ability to control which domains the proxies and agents can register into would enable each team to have their own personal proxy/agent pair visible only in their domain.  The members of each team would have permissions to their own domain.  Each team would publish and run their own Payments Calculator stub to their own domain.  Now, without changing the endpoints of any of the client applications, each team’s proxy will route requests from their client to their stub.  There are all sorts of options where multiple domains could share proxies and agents, thereby enabling them to use a common stub.  This could be part of a strategy to use incremental integration testing at an enterprise level.

Domains with separate and shared proxies

Domains with separate and shared proxies

Domains, Environments and Projects – making sense of it all

I was recently supporting an opportunity that involved multiple test teams supporting multiple products that all needed to virtualize common dependent services. It’s not that difficult to visualize how to create, publish and use virtual services in a small, well-contained project, but when you start looking at this from an enterprise perspective, it can turn into a large hairball quickly.

A fictional example

The Auto Loan application in the Personal Banking division of JKE Bank had a need for computing loan payments. It’s a pretty simple operation – you provide the loan amount, term of the loan and interest rate. In return, you get a value for the monthly payment amount. So the Personal Banking Auto Loan team encapsulated that capability in a web service, published it to the JKE world and built the Auto Loan application to leverage it.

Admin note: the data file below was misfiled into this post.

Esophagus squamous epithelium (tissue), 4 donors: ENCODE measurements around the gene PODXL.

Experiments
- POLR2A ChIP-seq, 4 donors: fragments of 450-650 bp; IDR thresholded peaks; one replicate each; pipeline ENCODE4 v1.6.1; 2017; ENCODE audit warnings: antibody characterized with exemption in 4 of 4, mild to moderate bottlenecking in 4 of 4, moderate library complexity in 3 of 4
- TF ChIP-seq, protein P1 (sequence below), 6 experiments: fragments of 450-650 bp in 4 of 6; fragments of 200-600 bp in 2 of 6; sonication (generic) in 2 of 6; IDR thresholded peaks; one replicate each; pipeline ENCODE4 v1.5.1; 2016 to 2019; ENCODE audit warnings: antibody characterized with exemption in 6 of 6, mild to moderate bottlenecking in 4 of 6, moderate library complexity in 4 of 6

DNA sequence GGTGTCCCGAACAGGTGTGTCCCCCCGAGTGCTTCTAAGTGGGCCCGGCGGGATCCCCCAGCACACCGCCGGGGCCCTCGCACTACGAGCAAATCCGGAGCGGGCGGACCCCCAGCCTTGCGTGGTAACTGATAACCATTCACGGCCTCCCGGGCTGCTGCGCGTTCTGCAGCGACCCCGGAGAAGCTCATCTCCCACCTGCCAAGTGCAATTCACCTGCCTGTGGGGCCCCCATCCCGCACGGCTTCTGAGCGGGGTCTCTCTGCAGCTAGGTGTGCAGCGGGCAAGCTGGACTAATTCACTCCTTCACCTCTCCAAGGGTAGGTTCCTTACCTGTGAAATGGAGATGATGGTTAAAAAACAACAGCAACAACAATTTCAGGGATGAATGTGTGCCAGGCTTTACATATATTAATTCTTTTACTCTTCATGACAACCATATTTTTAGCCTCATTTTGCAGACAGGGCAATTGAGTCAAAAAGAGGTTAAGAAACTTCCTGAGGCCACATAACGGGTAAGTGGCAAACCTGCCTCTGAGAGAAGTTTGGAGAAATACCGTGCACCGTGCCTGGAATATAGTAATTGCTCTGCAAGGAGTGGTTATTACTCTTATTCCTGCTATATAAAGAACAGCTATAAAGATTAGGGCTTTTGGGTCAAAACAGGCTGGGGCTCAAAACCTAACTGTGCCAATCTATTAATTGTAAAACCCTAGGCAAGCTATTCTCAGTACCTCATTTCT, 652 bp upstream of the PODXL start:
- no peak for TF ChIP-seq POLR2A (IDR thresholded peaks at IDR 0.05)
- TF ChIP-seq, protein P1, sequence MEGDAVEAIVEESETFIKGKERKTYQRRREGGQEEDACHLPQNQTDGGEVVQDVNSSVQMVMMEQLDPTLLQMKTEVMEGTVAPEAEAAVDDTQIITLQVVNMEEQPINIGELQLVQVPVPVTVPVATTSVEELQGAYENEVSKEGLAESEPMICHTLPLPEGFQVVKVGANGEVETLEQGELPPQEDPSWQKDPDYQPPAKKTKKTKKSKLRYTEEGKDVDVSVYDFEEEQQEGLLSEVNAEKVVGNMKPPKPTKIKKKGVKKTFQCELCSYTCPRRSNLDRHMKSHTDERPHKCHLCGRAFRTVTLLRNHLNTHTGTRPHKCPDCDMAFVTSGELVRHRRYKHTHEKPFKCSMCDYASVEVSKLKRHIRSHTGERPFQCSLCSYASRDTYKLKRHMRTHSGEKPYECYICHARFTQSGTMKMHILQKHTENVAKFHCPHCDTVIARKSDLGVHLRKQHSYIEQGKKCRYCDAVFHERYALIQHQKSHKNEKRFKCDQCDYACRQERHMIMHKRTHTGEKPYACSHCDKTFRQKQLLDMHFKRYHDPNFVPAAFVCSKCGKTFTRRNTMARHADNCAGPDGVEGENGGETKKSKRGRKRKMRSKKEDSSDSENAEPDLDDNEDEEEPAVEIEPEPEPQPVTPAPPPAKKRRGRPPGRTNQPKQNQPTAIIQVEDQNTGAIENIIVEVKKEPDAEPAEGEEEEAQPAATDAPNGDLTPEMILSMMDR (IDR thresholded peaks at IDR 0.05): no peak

Pretty soon, the Personal Banking division software architects decided it didn’t make sense to duplicate this functionality across all the applications in their portfolio, so they decreed that all Personal Banking apps that need to calculate payments must use the common Payment Calculator service. The two applications delivered by the Personal Banking team leveraged a common, consistent payment calculator.

At an executive golf outing, the VP of Personal Banking was bragging to the other VPs how efficient and cost effective his software team was as demonstrated by the common payments calculator service. Not to be outdone, the VP of Corporate Banking wanted in on this action and demanded that his peer share the payment calculator with his group. Just after another round of beers and just before a brawl broke out on the 12th hole, they agreed to allow the VP of Core Services to take ownership of the Payment Calculator service and deliver it as a common service across JKE. By the end of the round, The VPs of Billing, On-Line Banking and Mobile Banking were also all committed to leveraging this new, awesome common service.

Back in the office the following week, everyone realized the Payment Calculator was designed for auto loans with a maximum of five years so enhancements needed to be added to support longer loan terms. The Auto Loan team had to redo a bunch of integration testing to verify the changes didn’t break the Auto Loan application – which they did – and had to coordinate getting the regressions fixed – which they did. The Corporate Banking team required the addition of provisions for semi-annual payments instead of monthly payments. The Billing team wanted the service to return the total amount of interest that would be paid across the term of the loan. The On-Line team wanted the ability to deduct down payment values. The Mobile team wanted all values to be converted to local currencies. Each of the respective test teams realized they each had Dev, Test, Performance and UAT environments for each application. They just shook their heads asking “How are we ever going to test our applications while all these changes are going into the service we depend on?”